Purchase this article with an account.
Alun R Barnard, Anna Rudenko, Maria In�s Patr�cio, Laurel Clare Chandler, Kanmin Xue, Robert E MacLaren; Vector shedding and immunology measures in a choroideremia gene therapy trial. Invest. Ophthalmol. Vis. Sci. 2019;60(9):2919.
Download citation file:
© ARVO (1962-2015); The Authors (2016-present)
Adeno-associated viral (AAV)-based gene therapy is becoming accepted as a safe and effective treatment for inherited retinal disease. Subretinal AAV gene therapy is theoretically very low risk, however, monitoring in early phase trials is needed to validate this assumption. We report vector shedding and immunology in 9 patients in a phase 2 choroideremia gene therapy trial (ClinicalTrials.gov ID: NCT02407678).
Patients received subretinal injection of AAV2-REP1 vector (up to 1E+11 genome particles). Intraoperative OCT was used to minimise vitreous reflux. Samples were collected at baseline, 1 day, 1 week and 1 month post-surgery. Saliva, urine, tears and peripheral blood were assessed for presence of AAV-genomes by quantitative PCR. Peripheral blood mononuclear cell (PBMC) and serum fractions were isolated. Cell mediated immune responses were assessed using PBMCs in an enzyme-linked immunosorbent spot (ELISpot) assay with exposure to AAV2 capsids and REP1 mimotopes. Anti-AAV2 neutralising antibody levels in serum were assessed with a cellular assay.
In all samples from 9 patients, only 2 were positive for vector: tear samples from treated eyes 1 day after surgery in patients 2 & 3. Three of 9 patients had positive (>100) baseline anti-AAV2 antibody titres. Two of these patients responded to delivery of the vector with >3x increases in titre during follow-up (patients 3 & 4). Patients with negative baseline titres remained so for the duration. In most patients (7/9), ELISpot responses to REP1 peptide or AAV2 capsid were minimal and unchanged across time (<3x negative control). Patient 6 recorded mildly positive responses to AAV2 capsid (4-6x negative control) during follow-up. Patient 9 showed a mild positive response to REP1 peptide at baseline (>3x negative control), which increased post-surgery (9x & 29x negative control at 1 week and 1 month, respectively). Overall, 4/9 patients had detectable immune responses (2 humoral, 2 cellular). However, no patients displayed systemic symptoms or inflammatory adverse events.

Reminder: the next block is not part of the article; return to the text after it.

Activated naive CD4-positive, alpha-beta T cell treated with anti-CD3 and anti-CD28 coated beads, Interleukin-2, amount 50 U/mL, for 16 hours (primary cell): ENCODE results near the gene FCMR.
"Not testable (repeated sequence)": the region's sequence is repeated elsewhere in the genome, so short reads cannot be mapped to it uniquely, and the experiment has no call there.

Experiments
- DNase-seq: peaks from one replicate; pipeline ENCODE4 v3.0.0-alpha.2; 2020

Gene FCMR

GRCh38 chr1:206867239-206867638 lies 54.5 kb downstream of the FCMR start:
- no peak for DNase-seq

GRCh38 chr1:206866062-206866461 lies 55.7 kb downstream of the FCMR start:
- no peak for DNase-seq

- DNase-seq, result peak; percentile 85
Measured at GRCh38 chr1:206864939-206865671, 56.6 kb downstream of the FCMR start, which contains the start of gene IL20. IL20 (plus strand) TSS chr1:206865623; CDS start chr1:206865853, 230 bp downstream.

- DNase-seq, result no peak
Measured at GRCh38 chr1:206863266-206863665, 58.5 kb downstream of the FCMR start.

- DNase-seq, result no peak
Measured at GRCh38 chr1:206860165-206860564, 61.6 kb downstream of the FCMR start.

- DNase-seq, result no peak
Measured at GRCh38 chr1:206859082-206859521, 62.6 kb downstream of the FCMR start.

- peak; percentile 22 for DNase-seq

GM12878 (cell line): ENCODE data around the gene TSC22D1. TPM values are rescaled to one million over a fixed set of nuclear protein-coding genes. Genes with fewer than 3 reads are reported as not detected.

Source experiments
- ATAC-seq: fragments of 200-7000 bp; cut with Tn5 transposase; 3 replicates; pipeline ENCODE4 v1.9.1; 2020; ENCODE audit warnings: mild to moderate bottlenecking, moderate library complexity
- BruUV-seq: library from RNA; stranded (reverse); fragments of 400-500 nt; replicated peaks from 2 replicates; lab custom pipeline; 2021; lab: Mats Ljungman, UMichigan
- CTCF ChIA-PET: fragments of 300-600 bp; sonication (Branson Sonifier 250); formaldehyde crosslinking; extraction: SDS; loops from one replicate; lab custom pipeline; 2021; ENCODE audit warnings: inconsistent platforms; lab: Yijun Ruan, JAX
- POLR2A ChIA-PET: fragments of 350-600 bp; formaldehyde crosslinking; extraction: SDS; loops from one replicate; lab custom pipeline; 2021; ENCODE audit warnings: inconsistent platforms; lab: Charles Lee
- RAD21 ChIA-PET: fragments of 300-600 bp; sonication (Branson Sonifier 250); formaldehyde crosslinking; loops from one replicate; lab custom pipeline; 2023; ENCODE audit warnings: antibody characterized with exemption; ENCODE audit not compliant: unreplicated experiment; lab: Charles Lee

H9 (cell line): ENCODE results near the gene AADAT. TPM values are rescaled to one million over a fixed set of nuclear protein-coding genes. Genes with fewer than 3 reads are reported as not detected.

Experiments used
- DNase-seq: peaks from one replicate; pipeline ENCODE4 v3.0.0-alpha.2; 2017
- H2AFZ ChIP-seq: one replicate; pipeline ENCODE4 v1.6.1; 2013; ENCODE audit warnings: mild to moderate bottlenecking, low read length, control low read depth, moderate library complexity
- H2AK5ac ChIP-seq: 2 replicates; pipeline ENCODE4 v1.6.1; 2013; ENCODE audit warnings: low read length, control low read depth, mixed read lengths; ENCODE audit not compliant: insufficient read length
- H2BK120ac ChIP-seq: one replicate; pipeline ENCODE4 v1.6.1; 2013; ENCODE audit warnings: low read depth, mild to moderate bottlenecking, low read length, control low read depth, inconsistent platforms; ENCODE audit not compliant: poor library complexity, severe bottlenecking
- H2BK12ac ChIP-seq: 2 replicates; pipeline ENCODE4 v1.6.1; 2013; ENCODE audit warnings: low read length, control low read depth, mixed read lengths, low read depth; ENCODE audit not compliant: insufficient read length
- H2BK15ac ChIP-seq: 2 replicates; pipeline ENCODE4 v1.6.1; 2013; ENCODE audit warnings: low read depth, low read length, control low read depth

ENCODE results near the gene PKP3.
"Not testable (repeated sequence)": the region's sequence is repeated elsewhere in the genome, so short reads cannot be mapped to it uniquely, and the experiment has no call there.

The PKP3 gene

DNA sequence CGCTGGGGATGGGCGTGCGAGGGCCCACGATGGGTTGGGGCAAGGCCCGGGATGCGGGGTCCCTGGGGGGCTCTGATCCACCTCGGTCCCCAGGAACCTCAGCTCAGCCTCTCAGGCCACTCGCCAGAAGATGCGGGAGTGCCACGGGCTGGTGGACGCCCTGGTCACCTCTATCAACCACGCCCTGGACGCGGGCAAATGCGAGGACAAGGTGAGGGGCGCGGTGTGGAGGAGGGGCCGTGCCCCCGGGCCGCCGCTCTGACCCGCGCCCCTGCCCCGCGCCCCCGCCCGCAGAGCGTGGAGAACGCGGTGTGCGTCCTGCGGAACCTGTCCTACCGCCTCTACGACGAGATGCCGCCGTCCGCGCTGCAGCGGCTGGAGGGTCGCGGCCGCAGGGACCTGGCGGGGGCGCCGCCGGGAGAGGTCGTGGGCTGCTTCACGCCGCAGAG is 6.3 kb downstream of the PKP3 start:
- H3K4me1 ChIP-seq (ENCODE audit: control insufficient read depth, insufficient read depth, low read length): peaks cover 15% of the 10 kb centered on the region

When AAV2-REP1 is given by subretinal injection, vector shedding is very limited. Systemic immune responses are elicited in some patients, particularly those with pre-existing sensitivity. This indicates administration of the viral vector to the eye can be detected by the body, but this is not associated with a clinically noted systemic immune or inflammatory response.
This abstract was presented at the 2019 ARVO Annual Meeting, held in Vancouver, Canada, April 28 - May 2, 2019.
This PDF is available to Subscribers Only